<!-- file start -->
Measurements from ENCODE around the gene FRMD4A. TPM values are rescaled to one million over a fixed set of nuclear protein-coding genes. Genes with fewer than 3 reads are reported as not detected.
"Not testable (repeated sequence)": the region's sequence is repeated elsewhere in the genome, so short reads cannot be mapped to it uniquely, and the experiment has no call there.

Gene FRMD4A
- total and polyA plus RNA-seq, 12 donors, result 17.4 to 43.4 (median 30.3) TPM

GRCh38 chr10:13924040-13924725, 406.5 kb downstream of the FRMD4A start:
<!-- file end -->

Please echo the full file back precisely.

Measurements from ENCODE around the gene FRMD4A. TPM values are rescaled to one million over a fixed set of nuclear protein-coding genes. Genes with fewer than 3 reads are reported as not detected.
"Not testable (repeated sequence)": the region's sequence is repeated elsewhere in the genome, so short reads cannot be mapped to it uniquely, and the experiment has no call there.

Gene FRMD4A
- total and polyA plus RNA-seq, 12 donors, result 17.4 to 43.4 (median 30.3) TPM

GRCh38 chr10:13924040-13924725, 406.5 kb downstream of the FRMD4A start: